Friday, June 29, 2012

Ambidextrous Entrepreneurship


   According to the influential Austrian economist Schumpeter (1934), entrepreneurship entails the creation of new products, new production methods, new markets and even new forms of organization. This conceptualization of the term is much broader in scope than what most people think about when they imagine entrepreneurial activity. To most, the entrepreneur is simply the owner or manager of a business enterprise who makes money through risk and initiative (http://dictionary.reference.com/browse/entrepreneur). Even scholars of entrepreneurship narrow the scope of Schumpeter's construct, casting it as "a process through which individuals identify opportunities, allocate resources, and create value [wherein] creation of value is often through the identification of unmet needs or through the identification of opportunities for change" (http://www.gregwatson.com/entrepreneurship-definition/). Entrepreneurship can be a process of opportunity identification or the undertaking of risk in search of value. It can also include efforts to transpose and adapt concepts from old domains to new ones, to associate previously unrelated ideas from disparate social worlds, and to balance the groundbreaking with the appropriate in the construction of novelty (see Cultural Entrepreneurship, Lounsbury and Glynn 2001). Truthfully, entrepreneurship is most often defined by what it is not: adherence to the status quo, exploitation of existing modes of value creation and mimetic behavior.

   What New Orleans needs is a new type of Ambidextrous Entrepreneur; a chimera of capitalism and social responsibility that simultaneously undertakes actions that engender the creation of social, cultural and economic value.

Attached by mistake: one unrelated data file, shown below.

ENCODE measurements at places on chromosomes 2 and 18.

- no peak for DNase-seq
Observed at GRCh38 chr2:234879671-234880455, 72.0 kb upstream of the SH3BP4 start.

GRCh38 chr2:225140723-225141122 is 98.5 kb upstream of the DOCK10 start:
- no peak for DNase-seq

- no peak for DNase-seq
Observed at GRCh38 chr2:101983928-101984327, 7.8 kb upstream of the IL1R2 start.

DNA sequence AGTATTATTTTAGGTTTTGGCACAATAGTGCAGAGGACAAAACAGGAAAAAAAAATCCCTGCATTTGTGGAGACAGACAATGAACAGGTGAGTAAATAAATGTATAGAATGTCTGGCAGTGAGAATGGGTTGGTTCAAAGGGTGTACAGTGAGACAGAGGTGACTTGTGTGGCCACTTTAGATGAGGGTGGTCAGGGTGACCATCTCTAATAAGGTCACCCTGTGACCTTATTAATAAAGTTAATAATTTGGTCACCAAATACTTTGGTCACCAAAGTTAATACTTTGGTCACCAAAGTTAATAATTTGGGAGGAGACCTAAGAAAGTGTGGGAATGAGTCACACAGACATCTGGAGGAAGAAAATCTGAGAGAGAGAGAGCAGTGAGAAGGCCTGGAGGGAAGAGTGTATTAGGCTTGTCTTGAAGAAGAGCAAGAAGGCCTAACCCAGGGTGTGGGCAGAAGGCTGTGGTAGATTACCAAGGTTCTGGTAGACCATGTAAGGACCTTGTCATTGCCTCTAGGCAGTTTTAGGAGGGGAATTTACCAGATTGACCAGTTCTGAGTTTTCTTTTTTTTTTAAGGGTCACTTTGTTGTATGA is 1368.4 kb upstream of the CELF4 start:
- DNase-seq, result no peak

• A social entrepreneur recognizes a social problem and attempts to solve it by leveraging and redirecting resources;
  • A cultural entrepreneur creates cultural value and capital by introducing new ideas and helping others who seek to enrich culture;
  • A traditional entrepreneur, identifies unmet problems and needs and delivers a solution that addresses those needs (while perhaps generating wealth in the process). 
   An entrepreneur seeking to enrich a community might seek opportunities which allow for engagement in all forms of entrepreneurship while maintaining a healthy disrespect for the boundaries between them. Instead of trying to understand the forms of entrepreneurship already present in the New Orleans ecosystem, scholars need to ask: What kind of entrepreneurship does New Orleans need? And how do we, as educators and scholars, help create this transformative creature?

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